In a hack that security experts say could have been easily prevented by following the simplest of security measures, a hacker going by "Casi" has released what he claims are vulnerabilities in the United Nation's system.
MyFoxNY reports that the firm Identity Finder said the U.N. was not following basic security procedures on the web, allowing it to be hacked by a SQL injection attack (SQLIA):
"It's web security 101," Aaron Titus, Chief Privacy Officer for Identity Finder says. "This breach seems to be a very simple attack. If this breach was real, they could have prevented this very easily and should have prevented it."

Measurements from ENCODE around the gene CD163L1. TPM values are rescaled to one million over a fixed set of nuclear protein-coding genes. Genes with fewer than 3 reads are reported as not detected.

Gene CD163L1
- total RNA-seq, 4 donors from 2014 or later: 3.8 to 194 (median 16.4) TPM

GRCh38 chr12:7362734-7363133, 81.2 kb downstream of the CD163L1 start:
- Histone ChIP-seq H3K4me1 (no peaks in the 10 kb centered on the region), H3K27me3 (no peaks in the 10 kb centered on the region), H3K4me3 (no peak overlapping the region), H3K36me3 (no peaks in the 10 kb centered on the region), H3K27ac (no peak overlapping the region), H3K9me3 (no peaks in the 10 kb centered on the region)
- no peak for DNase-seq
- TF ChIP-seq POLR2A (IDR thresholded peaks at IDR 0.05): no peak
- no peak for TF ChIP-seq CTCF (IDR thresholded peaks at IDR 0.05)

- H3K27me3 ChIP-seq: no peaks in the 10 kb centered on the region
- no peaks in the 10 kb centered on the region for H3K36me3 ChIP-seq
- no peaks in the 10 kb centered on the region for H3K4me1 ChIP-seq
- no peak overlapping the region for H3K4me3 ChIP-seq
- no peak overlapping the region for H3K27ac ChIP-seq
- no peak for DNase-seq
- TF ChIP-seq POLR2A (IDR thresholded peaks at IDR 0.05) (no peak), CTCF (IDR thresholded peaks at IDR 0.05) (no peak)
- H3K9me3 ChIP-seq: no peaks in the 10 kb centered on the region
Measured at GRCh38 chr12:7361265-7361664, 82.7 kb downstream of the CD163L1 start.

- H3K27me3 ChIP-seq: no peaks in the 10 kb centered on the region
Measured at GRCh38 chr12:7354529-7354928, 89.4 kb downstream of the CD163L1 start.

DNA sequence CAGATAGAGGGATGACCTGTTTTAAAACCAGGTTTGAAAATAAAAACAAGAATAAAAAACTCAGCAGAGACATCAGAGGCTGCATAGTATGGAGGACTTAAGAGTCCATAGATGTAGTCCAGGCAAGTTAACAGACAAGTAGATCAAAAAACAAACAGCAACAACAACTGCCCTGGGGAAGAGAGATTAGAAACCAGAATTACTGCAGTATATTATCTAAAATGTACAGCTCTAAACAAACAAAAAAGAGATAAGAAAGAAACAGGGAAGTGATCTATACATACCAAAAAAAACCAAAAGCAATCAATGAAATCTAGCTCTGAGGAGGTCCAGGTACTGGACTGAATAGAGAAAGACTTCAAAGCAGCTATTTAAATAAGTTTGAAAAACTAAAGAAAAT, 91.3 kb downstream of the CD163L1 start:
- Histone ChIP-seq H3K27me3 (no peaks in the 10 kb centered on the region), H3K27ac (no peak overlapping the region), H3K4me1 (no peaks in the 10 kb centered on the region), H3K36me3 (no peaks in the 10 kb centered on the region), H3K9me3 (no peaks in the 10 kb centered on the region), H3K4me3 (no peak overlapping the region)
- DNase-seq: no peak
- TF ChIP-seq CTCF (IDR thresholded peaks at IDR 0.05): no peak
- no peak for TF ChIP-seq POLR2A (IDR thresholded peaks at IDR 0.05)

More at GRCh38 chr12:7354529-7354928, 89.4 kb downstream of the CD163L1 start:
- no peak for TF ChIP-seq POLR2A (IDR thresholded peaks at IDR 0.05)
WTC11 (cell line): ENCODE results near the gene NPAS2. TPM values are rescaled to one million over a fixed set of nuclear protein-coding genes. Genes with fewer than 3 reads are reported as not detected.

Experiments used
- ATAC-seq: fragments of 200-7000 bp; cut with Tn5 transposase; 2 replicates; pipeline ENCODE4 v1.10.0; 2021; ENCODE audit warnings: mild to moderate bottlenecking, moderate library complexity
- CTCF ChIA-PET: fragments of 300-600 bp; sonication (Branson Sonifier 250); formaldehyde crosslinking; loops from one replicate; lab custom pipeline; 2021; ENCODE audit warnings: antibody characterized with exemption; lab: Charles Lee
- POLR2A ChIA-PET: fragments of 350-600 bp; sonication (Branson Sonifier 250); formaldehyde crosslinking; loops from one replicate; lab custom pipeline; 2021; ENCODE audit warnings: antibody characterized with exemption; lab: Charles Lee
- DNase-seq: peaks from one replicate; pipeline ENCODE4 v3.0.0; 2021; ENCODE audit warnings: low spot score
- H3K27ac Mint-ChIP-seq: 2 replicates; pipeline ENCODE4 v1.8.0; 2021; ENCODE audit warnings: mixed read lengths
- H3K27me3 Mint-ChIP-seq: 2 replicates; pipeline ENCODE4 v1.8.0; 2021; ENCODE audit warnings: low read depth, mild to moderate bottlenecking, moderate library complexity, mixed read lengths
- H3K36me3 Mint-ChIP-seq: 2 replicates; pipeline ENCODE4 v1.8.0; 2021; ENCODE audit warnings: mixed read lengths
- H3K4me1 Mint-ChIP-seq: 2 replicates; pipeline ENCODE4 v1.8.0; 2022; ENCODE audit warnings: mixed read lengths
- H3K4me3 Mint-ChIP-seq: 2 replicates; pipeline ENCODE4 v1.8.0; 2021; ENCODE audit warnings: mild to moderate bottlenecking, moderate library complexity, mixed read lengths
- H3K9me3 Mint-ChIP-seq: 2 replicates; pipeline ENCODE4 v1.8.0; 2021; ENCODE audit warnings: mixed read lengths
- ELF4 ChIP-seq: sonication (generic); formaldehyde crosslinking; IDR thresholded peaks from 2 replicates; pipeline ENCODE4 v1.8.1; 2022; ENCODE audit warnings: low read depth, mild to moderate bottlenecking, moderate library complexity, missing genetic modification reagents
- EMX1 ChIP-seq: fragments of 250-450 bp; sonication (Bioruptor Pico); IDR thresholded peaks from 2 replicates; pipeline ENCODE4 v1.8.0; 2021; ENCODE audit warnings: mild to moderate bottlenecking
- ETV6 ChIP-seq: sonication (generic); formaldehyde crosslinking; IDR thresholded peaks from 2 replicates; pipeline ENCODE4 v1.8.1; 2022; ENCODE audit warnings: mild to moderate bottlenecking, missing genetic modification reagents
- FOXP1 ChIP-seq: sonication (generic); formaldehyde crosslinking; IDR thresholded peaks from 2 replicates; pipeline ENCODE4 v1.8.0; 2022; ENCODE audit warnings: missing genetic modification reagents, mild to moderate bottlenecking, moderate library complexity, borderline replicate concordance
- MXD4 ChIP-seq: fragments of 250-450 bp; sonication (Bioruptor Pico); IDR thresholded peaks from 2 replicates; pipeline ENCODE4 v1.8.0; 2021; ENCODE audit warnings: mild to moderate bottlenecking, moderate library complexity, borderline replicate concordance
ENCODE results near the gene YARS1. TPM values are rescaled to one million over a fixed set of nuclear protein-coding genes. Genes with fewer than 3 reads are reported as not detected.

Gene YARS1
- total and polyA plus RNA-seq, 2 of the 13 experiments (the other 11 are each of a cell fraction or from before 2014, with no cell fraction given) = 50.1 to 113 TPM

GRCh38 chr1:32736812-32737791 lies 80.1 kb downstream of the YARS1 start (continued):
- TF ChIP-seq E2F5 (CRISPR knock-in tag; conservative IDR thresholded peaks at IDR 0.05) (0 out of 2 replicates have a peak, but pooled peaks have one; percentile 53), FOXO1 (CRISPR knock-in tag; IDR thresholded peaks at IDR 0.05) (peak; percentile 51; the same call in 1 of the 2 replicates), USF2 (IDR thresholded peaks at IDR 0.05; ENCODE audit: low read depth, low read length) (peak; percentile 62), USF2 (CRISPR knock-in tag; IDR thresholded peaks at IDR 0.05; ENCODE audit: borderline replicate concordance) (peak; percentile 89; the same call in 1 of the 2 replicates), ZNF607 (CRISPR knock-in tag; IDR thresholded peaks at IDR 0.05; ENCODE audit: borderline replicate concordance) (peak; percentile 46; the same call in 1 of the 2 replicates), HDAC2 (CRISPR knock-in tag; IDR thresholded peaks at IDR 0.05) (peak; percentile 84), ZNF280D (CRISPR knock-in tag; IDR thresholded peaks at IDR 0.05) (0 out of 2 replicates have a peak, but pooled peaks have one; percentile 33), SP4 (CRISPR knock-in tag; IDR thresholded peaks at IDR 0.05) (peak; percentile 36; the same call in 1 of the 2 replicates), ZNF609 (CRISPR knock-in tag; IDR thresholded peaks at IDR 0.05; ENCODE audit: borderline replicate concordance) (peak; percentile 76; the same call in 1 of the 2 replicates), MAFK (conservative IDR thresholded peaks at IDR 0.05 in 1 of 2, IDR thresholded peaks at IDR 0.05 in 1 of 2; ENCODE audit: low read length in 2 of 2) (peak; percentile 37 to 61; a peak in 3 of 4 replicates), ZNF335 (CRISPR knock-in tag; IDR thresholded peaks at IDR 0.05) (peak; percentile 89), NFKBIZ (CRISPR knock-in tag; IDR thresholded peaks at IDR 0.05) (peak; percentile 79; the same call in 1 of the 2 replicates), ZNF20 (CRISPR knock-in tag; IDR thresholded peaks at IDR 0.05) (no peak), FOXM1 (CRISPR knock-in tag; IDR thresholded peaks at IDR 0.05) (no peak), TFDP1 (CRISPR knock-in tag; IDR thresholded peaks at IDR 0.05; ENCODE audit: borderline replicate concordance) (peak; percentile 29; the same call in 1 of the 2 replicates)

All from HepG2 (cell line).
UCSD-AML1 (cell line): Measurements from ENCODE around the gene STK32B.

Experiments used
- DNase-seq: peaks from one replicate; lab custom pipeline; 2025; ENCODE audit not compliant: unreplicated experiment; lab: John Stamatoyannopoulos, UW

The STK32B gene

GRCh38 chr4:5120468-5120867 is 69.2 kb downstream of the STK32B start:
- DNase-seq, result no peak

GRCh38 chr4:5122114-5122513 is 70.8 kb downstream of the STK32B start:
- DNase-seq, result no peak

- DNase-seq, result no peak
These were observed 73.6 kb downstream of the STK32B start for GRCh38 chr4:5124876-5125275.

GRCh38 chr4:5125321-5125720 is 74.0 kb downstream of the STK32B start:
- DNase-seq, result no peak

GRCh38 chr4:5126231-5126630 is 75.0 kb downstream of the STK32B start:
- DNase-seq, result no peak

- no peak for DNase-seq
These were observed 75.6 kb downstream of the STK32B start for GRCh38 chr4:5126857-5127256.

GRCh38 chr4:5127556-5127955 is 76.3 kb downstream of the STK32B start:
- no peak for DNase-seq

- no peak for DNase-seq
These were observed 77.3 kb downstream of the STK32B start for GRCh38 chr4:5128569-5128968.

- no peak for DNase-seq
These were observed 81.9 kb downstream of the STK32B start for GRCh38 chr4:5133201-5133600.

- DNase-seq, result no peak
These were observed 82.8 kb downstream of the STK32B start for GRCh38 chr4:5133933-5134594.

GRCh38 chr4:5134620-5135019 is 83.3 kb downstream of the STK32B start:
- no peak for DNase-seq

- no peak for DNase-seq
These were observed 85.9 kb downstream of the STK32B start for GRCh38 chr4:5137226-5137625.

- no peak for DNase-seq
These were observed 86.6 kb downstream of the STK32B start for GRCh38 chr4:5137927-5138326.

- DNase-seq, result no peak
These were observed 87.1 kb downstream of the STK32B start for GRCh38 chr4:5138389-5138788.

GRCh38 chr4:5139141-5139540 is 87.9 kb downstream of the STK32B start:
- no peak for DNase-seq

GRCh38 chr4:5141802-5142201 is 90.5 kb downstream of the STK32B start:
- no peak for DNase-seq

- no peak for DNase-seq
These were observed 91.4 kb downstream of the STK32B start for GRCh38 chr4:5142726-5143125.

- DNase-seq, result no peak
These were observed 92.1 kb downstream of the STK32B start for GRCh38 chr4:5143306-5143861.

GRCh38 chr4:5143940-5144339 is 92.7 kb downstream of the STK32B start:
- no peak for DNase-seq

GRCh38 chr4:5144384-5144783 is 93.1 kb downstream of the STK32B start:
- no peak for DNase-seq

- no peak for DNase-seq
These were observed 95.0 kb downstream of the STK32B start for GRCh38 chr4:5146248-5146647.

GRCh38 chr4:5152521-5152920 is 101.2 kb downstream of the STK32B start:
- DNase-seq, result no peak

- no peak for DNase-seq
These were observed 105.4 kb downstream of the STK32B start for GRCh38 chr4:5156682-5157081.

He says Identity Finder is not able to independently verify the legitimacy of the information but the hack appears legitimate.
The data in the release included a list of vulnerable points and a detailed map of the inside of the UN's database.
"It's making the rounds in the hacker community and is spreading fast," Titus says.
Casi, who appears to be involved with the hacking group TeaMp0isoN, posted the vulnerabilities on a Pastebin site because he is "fighting for Internet Freedom, equiality & rights for all." MyFoxNY reports that Identity Finder reached out to the U.N. to inform them of the attack but has not head back.
In Nov. 2011, TeaMpoisoN (Team Poison) was credited with hacking the U.N.'s server, releasing email addresses and passwords. Passwords do not appear to be apart of this most recent hack.